Wednesday, February 1, 2012

handmade: crocheted bedspread

my paternal grandmother, my mamita, died in childbirth.

from her, i have exactly four bequests: an aunt, an uncle, their youngest brother: my father, and this 64-year old bedspread.

i don't know very much about her. only that her name was lourdes. that she was kind. that she was loved. that my father feels her loss to this day. 

and that she clearly loved to crochet. i know that the blanket needs some serious tender loving blocking, but even without - just look at all this fabulous detail. not to mention the consistency with which she stitched each section or that she used fingering yarn throughout. 

when i look at the blanket, i wonder who she learned from. who she chatted with while she crocheted. whether she got bored or impatient putting her work together. how often she put the blanket down to scold my aunt and uncle in their toddler years. whether my grandfather loved to watch her work.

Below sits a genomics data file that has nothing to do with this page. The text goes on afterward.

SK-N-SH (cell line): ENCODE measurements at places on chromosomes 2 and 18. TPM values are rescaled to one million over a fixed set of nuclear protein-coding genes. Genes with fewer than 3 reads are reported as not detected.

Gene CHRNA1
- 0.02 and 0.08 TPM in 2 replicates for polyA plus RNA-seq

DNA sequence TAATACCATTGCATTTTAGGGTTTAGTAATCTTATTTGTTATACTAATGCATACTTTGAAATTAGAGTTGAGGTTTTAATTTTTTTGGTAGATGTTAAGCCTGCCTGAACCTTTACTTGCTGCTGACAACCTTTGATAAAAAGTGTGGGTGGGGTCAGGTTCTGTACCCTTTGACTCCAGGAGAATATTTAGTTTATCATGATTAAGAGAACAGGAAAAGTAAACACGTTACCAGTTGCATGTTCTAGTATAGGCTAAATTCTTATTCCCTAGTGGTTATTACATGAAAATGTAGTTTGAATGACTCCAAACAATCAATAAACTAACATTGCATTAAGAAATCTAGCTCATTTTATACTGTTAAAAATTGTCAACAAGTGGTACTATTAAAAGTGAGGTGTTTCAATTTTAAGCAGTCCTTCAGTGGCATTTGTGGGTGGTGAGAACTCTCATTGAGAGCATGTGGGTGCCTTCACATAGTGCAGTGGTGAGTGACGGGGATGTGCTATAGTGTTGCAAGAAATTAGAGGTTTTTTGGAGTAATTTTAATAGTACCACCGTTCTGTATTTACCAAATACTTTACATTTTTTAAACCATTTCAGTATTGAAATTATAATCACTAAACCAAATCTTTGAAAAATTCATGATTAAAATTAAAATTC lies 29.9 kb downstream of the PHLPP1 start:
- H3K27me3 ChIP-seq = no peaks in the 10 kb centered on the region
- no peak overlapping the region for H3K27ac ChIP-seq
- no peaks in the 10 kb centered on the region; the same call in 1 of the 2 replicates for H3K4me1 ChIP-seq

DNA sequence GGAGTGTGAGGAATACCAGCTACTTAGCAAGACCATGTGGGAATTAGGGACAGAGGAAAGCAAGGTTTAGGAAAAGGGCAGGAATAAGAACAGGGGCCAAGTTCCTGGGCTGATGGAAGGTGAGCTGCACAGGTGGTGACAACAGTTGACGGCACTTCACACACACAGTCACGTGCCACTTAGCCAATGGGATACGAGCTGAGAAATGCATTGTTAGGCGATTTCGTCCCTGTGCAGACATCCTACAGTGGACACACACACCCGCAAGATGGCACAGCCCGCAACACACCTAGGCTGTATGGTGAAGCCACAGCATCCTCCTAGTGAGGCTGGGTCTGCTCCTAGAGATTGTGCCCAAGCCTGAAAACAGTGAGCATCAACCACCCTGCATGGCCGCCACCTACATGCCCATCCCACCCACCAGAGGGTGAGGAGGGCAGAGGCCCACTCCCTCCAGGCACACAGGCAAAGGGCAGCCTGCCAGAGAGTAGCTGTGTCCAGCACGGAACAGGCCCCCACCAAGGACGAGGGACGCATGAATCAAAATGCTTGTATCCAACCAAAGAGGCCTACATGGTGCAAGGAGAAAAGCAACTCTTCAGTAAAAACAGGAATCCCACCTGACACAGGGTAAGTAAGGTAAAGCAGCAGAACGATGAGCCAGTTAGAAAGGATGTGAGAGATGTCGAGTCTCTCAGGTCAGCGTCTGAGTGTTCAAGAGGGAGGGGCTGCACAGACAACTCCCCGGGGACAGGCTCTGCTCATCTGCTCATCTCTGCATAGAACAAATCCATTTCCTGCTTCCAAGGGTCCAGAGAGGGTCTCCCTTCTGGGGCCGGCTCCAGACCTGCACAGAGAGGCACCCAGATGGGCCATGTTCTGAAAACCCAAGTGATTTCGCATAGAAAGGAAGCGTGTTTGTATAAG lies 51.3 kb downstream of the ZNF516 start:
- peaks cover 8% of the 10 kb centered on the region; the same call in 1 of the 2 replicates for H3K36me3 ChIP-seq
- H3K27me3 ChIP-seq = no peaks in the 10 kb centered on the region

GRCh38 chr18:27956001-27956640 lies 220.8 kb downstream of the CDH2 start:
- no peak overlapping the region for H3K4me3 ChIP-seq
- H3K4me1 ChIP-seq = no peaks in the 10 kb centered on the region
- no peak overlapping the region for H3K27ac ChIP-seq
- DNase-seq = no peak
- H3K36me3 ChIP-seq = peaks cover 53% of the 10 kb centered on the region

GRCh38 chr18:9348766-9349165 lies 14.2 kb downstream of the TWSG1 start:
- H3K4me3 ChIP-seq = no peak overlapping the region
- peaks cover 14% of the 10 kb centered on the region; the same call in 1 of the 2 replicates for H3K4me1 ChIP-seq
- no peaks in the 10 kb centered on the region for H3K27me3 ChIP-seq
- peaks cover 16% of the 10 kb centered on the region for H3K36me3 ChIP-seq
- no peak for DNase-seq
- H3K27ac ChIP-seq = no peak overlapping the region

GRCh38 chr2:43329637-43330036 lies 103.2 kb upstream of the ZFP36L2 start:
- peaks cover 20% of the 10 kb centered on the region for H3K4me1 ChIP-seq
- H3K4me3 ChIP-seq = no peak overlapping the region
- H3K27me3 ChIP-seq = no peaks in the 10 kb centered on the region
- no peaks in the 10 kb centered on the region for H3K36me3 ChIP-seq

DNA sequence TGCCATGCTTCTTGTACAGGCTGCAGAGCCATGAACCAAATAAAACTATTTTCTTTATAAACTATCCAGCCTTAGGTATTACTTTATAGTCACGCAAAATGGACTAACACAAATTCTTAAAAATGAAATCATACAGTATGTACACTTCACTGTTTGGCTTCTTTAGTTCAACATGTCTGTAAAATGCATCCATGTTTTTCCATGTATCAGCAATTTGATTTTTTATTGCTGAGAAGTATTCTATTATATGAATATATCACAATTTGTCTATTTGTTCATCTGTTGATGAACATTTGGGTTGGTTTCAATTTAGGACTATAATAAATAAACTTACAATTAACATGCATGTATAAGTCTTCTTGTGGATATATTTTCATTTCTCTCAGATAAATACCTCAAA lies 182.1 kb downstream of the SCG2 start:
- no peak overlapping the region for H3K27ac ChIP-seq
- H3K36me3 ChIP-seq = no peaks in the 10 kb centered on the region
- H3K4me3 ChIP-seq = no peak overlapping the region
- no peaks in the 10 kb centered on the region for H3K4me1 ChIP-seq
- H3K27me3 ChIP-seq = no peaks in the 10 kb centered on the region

i like to think that my love and appreciation of handwork, in part, comes from her passion. i like to think that in some way, the way in which i live my days knitting and child rearing, and the way in which she lived hers, form parallels on many levels.

i like to think that i know her heart so very well because of the way my father continues to be my standard for unconditional love and integrity.

i also think of my father's stepmother, my mamaita: the grandmother i knew. she also crocheted. her smile lit up the room. she told the best stories, was funny as heck, ever loving , truly the most joyful spirit i have ever known.

so i think it most appropriate that i began writing this post about mamita's bedspread on mamaita's birthday. 

on my mind, in my sight: one heirloom. two beautiful women. nature and nurture.

i now keep mamita's bedspread in my home office, draped over the shabbiest of chairs. 

the bedspread does well to hide the chair's imperfections. but what i love about it most is that mamita once held this entire body of work with her hands. that she wielded stick and string, as i do today. every time i look and touch the bedspread, i admire the stitches that evoke the spirit of my mamita's legacy, memories of my affectionate mamaita, the man that is my father,  and the family i am raising, all at the same time.

and my cup runneth over.


  1. Brings tears to my eyes. it's how I feel when i wear the gloves my grandmother knitted, and the needlework ladybug and her husband hanging above my bed